Tap above to watch video report by Callum Watkinson
The 72 men, women and children who lost their lives in the Grenfell Tower fire have been remembered at a service to mark five years since the devastating blaze.
Multi-faith leaders read out the names of the victims of the tragedy, during a service at Westminster Abbey to remember those who perished in the tower block fire on 14 June 2017.
After each group of names was read out, the congregation said in unison “Forever in our hearts” – the phrase emblazoned across the top of the covered-up tower in north Kensington.
Attendees included former prime minister Theresa May, London Mayor Sadiq Khan, Housing Secretary Michael Gove, building safety and fire minister Stephen Greenhalgh, and shadow housing secretary Lisa Nandy.
Opening the service, the very Reverend Dr David Hoyle, Dean of Westminster, said the loss and anguish “are still vivid and sharp” as the congregation gathered “in sorrow and in pain”.
He said: “Here we renew our commitment to remember those we have lost.
“We gather as those who look for justice and a renewed commitment to securing safety in our homes, safety in times of fire.
“Grateful for the support of the communities and individuals that have sustained the bereaved and the survivors over the last five years, we meet in faith and hope looking to a better, safer, surer future.”
Journalist Jon Snow spoke at the service to call for those responsible for the fire to face prosecution.
Mr Snow said the fire speaks to the “grotesque inequality” in the UK.
“Grenfell, set in the richest borough in Britain, speaks to the grotesque inequality with which our society has been riven”, he said. “We must now confront the issues raised by the Grenfell disaster.”
Becoming emotional, the veteran reporter said that it was the worst domestic tragedy that he has had to report on.
“This is our time”, he said. “This is the worst domestic tragedy that I have had to report on in 50 years.
He added: “This is our moment, this is the moment when those responsible must face justice.”
Some family members of those who died in the fire refused to attend the service in protest over the abbey's refusal to stream the footage of the service live.
Nabil and Hisam Choucair, who lost six relatives in the blaze, told ITV News they wanted the world to see the service as it took place.
“We wanted to express the live footage to the world," Nabil Choucair said. "This is our day for remembering our family, our loved ones - the angels - that we should never have lost. We wanted everybody to know about it and be part of this service."
Nabil Choucair, who lost six loved ones in the Grenfell blaze, explains why he didn't attend the service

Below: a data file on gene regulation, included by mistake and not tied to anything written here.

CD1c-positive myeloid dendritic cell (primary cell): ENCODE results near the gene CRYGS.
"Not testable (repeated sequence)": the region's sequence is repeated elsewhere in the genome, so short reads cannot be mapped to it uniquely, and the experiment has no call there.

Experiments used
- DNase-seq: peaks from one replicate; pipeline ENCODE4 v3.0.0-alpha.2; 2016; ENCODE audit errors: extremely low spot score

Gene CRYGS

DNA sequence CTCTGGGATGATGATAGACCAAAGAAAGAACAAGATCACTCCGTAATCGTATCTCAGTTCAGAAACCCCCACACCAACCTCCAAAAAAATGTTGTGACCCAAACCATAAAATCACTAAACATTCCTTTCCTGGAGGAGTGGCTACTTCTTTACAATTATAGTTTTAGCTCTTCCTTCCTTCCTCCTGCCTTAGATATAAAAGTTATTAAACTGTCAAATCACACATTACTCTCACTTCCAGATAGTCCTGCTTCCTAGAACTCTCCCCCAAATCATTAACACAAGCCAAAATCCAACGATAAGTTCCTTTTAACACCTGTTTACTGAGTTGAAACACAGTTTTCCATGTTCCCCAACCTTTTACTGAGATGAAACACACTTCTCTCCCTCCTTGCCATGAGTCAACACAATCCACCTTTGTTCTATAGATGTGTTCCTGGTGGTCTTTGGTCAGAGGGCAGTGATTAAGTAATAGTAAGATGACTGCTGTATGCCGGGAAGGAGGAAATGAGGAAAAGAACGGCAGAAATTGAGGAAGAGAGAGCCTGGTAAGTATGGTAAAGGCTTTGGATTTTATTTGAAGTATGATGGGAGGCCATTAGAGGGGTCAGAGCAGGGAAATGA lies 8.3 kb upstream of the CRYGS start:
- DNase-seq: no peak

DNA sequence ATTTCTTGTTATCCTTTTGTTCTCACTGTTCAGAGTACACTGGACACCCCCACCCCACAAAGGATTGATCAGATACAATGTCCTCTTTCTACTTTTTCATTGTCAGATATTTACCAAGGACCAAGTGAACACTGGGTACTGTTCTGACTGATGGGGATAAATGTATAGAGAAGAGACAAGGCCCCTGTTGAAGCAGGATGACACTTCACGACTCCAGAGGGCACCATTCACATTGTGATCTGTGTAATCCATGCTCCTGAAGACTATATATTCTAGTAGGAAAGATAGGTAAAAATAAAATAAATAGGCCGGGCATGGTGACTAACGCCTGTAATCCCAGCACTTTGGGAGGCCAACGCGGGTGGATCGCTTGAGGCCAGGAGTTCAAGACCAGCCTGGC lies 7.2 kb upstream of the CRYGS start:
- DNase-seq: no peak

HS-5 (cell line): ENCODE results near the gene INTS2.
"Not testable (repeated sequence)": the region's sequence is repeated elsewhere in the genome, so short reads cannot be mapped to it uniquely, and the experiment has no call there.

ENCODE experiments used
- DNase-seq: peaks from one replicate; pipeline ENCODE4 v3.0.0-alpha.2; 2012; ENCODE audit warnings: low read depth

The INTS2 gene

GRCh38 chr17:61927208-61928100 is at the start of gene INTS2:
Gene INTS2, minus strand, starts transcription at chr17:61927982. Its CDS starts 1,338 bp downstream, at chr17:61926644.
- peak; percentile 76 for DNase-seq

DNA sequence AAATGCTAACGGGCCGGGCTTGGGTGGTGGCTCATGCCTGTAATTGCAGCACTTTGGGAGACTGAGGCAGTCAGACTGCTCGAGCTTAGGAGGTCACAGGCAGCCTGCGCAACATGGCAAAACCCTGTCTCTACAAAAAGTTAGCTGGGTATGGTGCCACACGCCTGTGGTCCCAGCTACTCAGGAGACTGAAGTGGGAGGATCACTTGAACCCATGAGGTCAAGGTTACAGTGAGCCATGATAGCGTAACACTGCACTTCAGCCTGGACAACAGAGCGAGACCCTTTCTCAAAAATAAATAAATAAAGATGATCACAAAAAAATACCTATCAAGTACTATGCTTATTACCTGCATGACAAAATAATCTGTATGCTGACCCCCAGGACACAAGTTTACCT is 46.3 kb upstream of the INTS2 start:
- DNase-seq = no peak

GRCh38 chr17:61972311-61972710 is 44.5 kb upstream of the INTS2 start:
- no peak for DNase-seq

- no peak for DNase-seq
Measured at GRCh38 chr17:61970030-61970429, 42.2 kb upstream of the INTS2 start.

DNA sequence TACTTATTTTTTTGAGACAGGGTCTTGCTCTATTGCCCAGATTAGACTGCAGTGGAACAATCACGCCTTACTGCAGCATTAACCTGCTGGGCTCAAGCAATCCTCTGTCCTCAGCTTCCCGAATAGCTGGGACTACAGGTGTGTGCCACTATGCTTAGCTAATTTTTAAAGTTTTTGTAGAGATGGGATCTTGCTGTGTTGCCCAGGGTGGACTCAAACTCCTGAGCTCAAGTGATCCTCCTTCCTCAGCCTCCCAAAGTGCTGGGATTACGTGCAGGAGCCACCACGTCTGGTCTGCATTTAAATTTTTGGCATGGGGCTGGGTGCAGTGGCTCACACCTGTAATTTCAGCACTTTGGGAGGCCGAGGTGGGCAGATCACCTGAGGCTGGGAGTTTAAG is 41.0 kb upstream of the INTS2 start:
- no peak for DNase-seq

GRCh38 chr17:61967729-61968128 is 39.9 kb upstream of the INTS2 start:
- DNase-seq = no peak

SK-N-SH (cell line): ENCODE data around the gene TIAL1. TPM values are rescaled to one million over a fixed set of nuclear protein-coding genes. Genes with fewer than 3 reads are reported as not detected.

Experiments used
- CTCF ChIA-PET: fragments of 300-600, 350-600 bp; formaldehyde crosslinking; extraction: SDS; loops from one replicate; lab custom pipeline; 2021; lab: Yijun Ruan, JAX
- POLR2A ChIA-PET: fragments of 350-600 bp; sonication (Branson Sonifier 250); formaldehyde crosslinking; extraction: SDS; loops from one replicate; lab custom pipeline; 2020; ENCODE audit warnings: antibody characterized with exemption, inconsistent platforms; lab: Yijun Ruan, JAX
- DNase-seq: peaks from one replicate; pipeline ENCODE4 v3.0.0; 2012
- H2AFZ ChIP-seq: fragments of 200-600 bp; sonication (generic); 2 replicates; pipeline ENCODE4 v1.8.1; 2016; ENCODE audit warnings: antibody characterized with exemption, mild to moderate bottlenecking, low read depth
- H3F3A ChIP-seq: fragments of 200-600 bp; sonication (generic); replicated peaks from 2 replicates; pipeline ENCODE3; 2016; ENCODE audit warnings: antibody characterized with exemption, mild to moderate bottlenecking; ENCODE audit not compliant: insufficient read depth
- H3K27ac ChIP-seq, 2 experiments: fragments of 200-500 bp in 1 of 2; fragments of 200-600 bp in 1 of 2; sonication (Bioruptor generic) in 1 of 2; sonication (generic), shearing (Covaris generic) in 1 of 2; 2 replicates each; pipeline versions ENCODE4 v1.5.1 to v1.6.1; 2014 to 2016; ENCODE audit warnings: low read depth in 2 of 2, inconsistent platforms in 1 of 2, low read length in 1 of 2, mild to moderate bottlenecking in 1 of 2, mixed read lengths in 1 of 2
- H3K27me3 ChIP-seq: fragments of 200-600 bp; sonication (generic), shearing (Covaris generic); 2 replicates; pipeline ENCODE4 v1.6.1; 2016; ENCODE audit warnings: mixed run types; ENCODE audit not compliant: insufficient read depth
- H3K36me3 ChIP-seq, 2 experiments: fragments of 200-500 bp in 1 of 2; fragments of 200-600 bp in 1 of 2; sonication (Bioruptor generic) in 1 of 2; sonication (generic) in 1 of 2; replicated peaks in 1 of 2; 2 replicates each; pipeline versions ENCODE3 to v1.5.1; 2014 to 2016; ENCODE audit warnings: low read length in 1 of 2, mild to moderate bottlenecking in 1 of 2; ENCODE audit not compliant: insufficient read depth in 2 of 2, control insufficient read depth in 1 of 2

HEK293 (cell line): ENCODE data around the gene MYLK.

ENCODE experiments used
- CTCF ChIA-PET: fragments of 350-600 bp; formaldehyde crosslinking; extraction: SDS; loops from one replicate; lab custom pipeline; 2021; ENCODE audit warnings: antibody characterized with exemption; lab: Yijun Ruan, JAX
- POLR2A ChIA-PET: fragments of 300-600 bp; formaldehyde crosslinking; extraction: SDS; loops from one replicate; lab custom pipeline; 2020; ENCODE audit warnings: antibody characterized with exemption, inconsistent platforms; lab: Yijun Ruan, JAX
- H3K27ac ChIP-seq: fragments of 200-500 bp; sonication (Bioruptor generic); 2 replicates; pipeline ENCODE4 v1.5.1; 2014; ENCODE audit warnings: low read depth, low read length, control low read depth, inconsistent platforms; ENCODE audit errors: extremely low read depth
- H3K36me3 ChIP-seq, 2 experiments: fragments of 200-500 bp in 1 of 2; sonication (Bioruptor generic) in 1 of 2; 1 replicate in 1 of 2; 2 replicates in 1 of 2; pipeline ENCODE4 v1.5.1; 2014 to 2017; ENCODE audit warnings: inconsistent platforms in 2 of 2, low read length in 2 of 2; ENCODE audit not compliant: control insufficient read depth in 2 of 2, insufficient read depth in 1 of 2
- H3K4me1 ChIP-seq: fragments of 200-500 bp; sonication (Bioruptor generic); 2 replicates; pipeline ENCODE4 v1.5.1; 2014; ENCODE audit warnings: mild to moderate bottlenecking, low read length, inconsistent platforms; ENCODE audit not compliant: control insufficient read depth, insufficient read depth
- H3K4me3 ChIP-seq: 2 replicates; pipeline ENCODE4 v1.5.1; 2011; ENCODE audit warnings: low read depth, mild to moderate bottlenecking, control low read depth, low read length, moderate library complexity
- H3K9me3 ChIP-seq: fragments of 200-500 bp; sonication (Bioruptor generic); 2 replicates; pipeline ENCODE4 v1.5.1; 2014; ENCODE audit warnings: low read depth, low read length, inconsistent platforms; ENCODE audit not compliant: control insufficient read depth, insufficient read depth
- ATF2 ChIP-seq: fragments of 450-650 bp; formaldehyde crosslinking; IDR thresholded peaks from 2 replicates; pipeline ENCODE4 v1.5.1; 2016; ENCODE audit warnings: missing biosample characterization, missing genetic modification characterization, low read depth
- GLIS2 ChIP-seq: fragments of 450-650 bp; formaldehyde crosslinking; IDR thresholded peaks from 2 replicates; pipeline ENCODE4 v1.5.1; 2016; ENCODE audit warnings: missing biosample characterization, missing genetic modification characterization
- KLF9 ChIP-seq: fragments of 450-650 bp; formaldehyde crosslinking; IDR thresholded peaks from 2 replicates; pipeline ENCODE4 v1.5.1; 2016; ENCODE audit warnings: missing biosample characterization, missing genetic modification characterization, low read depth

Hisam Choucair added: "Today it's about the remembrance of our loved ones and they’ll never be forgotten. We’ll continue to fight for their justice, for change and to make sure this doesn’t happen again."
Politicians posted tributes on social media, with Prime Minister Boris Johnson tweeting: “Today marks five years since the Grenfell Tower fire took the lives of 72 people.
“My thoughts are with the survivors, those who lost loved ones and the wider community.”
Labour leader Sir Keir Starmer posted: “Five years on from the Grenfell tower fire we remember the 72 people killed.
“The Grenfell community are courageous in their pursuit of justice and change.
“We stand with them. To honour the memories of those lost we must prevent such a tragedy happening again.
Mr Khan tweeted: “Along with all Londoners I stand with the Grenfell community, today on the fifth anniversary of that terrible tragedy, and always.
“Together, we will get the answers, justice and change that we need to protect communities in London and across the rest of our country.”
The Westminster Abbey service is one of several events at which Grenfell survivors, the bereaved and the community will gather on Tuesday, five years on from the deadliest domestic blaze since the Second World War.
A spokeswoman for campaign group Justice 4 Grenfell said: “Today we stand with the Grenfell bereaved, survivors and community. Forever in our hearts.
“The Grenfell Tower fire has become a symbol of the social inequality and injustice that exists in our country.
“Seventy-two people lost their lives, many people lost their homes, possessions, families and loved ones.
“The first duty of any government is to protect the lives of its citizens. From the right to life and including the duty to provide adequate housing, these duties are enshrined in law and are where the government has and continues to fail.”
Where you can go for help
The Grenfell Foundation was set up following the Grenfell Tower fire and provides independent support and advocacy for the former residents of Grenfell Tower and the bereaved families and dependents.
You can contact them by emailing firstname.lastname@example.org.
Samaritans provides round the clock support for people when they need it most.
Mind provides advice and support to help anyone experiencing a mental health problem. They also campaign to improve services, raise awareness and promote understanding.
You can call them Monday to Friday between 9am and 6pm on 0300 123 3393. You can also text them on 86463.
Want a quick and expert briefing on the biggest news stories? Listen to our latest podcasts to find out...